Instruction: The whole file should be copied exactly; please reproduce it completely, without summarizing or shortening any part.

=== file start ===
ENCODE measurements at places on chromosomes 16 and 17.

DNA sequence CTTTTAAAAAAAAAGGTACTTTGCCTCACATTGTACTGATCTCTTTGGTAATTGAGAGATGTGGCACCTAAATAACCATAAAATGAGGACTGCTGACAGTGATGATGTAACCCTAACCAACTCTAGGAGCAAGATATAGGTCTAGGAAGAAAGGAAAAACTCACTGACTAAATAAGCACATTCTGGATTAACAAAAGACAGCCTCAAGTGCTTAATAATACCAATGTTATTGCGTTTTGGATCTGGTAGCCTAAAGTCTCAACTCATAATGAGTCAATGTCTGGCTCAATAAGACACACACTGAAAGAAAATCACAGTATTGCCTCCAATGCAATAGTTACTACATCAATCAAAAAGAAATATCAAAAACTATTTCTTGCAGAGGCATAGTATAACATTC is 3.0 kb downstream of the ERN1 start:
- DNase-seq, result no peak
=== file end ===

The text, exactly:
ENCODE measurements at places on chromosomes 16 and 17.

DNA sequence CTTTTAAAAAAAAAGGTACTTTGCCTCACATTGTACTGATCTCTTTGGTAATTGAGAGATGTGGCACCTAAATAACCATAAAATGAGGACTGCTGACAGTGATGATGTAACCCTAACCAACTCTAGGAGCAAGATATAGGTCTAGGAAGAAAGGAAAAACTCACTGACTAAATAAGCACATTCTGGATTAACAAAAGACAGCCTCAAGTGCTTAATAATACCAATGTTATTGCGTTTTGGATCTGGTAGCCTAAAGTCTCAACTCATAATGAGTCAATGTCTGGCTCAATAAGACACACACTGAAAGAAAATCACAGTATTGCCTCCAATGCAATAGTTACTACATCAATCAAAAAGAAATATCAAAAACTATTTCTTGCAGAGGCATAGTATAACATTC is 3.0 kb downstream of the ERN1 start:
- DNase-seq, result no peak